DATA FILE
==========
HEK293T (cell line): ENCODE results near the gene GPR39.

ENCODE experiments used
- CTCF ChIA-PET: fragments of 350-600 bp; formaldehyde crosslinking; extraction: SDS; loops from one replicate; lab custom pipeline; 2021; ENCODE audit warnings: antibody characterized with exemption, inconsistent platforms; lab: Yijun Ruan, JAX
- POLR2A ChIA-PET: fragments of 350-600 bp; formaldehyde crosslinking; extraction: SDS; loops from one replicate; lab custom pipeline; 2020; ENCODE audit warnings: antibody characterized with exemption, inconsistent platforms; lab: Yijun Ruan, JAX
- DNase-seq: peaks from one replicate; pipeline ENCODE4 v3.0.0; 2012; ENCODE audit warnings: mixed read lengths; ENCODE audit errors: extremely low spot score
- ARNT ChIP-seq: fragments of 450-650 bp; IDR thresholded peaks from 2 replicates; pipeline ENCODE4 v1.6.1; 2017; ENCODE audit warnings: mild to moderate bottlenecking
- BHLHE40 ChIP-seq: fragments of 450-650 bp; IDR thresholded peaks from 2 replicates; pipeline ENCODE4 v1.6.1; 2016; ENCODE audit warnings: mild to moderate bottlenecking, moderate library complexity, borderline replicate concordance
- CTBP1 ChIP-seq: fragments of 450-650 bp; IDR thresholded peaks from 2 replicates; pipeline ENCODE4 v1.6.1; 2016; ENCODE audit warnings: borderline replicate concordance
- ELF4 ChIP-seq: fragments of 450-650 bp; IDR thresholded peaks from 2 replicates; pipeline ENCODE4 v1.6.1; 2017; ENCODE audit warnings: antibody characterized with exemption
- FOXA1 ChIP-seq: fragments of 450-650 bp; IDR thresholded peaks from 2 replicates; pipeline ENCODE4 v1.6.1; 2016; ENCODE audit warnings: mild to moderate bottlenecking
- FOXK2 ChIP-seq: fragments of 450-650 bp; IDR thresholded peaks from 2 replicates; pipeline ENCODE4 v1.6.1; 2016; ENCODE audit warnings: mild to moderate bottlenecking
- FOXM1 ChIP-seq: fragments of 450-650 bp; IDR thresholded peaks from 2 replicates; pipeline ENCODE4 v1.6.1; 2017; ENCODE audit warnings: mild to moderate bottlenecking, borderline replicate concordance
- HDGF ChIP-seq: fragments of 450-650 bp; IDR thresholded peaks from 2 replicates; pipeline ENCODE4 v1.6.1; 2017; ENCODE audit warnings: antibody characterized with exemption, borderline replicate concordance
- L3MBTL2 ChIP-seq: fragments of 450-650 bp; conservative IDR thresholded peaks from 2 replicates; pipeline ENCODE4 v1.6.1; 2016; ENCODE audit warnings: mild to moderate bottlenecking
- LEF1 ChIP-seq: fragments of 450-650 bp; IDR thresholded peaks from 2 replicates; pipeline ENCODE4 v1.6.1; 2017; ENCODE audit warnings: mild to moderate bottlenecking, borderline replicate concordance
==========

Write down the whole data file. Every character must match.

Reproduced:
HEK293T (cell line): ENCODE results near the gene GPR39.

ENCODE experiments used
- CTCF ChIA-PET: fragments of 350-600 bp; formaldehyde crosslinking; extraction: SDS; loops from one replicate; lab custom pipeline; 2021; ENCODE audit warnings: antibody characterized with exemption, inconsistent platforms; lab: Yijun Ruan, JAX
- POLR2A ChIA-PET: fragments of 350-600 bp; formaldehyde crosslinking; extraction: SDS; loops from one replicate; lab custom pipeline; 2020; ENCODE audit warnings: antibody characterized with exemption, inconsistent platforms; lab: Yijun Ruan, JAX
- DNase-seq: peaks from one replicate; pipeline ENCODE4 v3.0.0; 2012; ENCODE audit warnings: mixed read lengths; ENCODE audit errors: extremely low spot score
- ARNT ChIP-seq: fragments of 450-650 bp; IDR thresholded peaks from 2 replicates; pipeline ENCODE4 v1.6.1; 2017; ENCODE audit warnings: mild to moderate bottlenecking
- BHLHE40 ChIP-seq: fragments of 450-650 bp; IDR thresholded peaks from 2 replicates; pipeline ENCODE4 v1.6.1; 2016; ENCODE audit warnings: mild to moderate bottlenecking, moderate library complexity, borderline replicate concordance
- CTBP1 ChIP-seq: fragments of 450-650 bp; IDR thresholded peaks from 2 replicates; pipeline ENCODE4 v1.6.1; 2016; ENCODE audit warnings: borderline replicate concordance
- ELF4 ChIP-seq: fragments of 450-650 bp; IDR thresholded peaks from 2 replicates; pipeline ENCODE4 v1.6.1; 2017; ENCODE audit warnings: antibody characterized with exemption
- FOXA1 ChIP-seq: fragments of 450-650 bp; IDR thresholded peaks from 2 replicates; pipeline ENCODE4 v1.6.1; 2016; ENCODE audit warnings: mild to moderate bottlenecking
- FOXK2 ChIP-seq: fragments of 450-650 bp; IDR thresholded peaks from 2 replicates; pipeline ENCODE4 v1.6.1; 2016; ENCODE audit warnings: mild to moderate bottlenecking
- FOXM1 ChIP-seq: fragments of 450-650 bp; IDR thresholded peaks from 2 replicates; pipeline ENCODE4 v1.6.1; 2017; ENCODE audit warnings: mild to moderate bottlenecking, borderline replicate concordance
- HDGF ChIP-seq: fragments of 450-650 bp; IDR thresholded peaks from 2 replicates; pipeline ENCODE4 v1.6.1; 2017; ENCODE audit warnings: antibody characterized with exemption, borderline replicate concordance
- L3MBTL2 ChIP-seq: fragments of 450-650 bp; conservative IDR thresholded peaks from 2 replicates; pipeline ENCODE4 v1.6.1; 2016; ENCODE audit warnings: mild to moderate bottlenecking
- LEF1 ChIP-seq: fragments of 450-650 bp; IDR thresholded peaks from 2 replicates; pipeline ENCODE4 v1.6.1; 2017; ENCODE audit warnings: mild to moderate bottlenecking, borderline replicate concordance